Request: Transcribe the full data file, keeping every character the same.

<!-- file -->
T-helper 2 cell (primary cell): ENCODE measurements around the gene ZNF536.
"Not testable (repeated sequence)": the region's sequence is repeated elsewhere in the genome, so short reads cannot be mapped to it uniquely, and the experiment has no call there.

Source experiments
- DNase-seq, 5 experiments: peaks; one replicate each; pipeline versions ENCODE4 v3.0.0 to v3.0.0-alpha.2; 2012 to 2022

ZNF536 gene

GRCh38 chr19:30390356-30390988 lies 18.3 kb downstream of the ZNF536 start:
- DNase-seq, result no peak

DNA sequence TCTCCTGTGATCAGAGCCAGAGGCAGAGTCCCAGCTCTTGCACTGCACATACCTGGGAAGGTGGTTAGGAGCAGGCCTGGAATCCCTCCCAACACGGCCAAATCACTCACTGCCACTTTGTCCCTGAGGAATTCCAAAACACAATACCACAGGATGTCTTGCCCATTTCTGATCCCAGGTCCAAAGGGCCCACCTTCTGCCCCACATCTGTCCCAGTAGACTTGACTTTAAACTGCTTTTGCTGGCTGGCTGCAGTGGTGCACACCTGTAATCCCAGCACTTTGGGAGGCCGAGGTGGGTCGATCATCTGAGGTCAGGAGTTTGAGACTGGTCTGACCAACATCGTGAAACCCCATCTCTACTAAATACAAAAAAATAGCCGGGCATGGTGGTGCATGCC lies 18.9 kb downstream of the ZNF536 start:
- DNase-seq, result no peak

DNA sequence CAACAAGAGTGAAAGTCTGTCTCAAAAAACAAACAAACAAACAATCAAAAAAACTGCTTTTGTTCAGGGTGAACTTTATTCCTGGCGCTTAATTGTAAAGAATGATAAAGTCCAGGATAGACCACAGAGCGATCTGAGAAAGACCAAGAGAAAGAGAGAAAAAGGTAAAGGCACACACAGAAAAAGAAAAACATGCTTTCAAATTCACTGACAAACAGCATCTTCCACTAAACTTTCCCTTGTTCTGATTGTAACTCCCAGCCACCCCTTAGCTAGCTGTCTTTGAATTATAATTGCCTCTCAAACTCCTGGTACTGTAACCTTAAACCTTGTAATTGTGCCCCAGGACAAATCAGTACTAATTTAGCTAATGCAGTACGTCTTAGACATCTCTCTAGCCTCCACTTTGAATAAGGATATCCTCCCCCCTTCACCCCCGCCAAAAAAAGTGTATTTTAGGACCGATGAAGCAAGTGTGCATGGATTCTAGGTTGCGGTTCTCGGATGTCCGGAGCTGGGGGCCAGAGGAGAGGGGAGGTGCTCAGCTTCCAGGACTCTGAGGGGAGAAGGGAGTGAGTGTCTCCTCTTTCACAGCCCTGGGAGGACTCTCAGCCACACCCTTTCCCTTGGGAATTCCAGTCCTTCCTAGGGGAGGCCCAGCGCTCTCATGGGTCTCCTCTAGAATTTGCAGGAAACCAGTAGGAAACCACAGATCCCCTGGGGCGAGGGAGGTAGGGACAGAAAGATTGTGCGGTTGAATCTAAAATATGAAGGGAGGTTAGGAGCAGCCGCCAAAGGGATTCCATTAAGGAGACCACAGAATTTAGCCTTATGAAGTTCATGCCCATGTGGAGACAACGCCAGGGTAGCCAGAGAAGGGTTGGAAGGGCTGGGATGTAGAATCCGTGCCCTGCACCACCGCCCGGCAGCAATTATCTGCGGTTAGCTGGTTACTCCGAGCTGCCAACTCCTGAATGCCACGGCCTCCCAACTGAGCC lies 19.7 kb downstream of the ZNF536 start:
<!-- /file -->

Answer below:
T-helper 2 cell (primary cell): ENCODE measurements around the gene ZNF536.
"Not testable (repeated sequence)": the region's sequence is repeated elsewhere in the genome, so short reads cannot be mapped to it uniquely, and the experiment has no call there.

Source experiments
- DNase-seq, 5 experiments: peaks; one replicate each; pipeline versions ENCODE4 v3.0.0 to v3.0.0-alpha.2; 2012 to 2022

ZNF536 gene

GRCh38 chr19:30390356-30390988 lies 18.3 kb downstream of the ZNF536 start:
- DNase-seq, result no peak

DNA sequence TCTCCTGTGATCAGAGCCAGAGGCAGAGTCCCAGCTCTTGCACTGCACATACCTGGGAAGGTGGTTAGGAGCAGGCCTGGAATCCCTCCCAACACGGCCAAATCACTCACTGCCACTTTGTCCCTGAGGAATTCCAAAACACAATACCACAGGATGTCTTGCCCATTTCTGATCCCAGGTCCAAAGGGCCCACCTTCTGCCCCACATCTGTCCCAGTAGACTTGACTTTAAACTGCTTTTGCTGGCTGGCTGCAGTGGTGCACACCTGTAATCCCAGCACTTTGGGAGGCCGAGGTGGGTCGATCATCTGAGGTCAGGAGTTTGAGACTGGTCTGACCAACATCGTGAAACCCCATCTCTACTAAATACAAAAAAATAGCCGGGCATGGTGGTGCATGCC lies 18.9 kb downstream of the ZNF536 start:
- DNase-seq, result no peak

DNA sequence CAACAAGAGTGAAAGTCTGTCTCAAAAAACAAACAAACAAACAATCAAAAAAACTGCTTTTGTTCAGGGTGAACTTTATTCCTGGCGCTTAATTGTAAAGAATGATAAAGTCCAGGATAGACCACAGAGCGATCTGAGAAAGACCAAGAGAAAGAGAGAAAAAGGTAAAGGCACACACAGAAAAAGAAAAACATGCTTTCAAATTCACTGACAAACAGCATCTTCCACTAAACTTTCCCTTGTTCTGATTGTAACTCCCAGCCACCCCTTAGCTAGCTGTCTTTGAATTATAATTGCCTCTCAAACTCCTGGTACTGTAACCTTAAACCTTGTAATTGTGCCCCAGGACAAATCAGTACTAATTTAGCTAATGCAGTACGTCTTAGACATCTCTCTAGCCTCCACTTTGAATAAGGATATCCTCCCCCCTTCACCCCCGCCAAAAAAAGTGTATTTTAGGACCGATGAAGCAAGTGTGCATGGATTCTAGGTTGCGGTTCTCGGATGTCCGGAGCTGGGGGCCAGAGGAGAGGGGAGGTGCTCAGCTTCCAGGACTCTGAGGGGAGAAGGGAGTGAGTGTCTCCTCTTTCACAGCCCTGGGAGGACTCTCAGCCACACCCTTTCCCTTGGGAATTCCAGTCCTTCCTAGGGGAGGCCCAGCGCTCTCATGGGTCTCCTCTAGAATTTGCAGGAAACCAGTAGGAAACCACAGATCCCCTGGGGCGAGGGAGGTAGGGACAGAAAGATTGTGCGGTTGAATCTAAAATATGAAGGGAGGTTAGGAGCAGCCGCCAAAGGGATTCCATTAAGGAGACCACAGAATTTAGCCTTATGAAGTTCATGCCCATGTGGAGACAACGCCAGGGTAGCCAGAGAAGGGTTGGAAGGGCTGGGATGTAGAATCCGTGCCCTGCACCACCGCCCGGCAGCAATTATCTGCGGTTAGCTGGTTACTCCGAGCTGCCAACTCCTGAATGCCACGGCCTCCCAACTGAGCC lies 19.7 kb downstream of the ZNF536 start: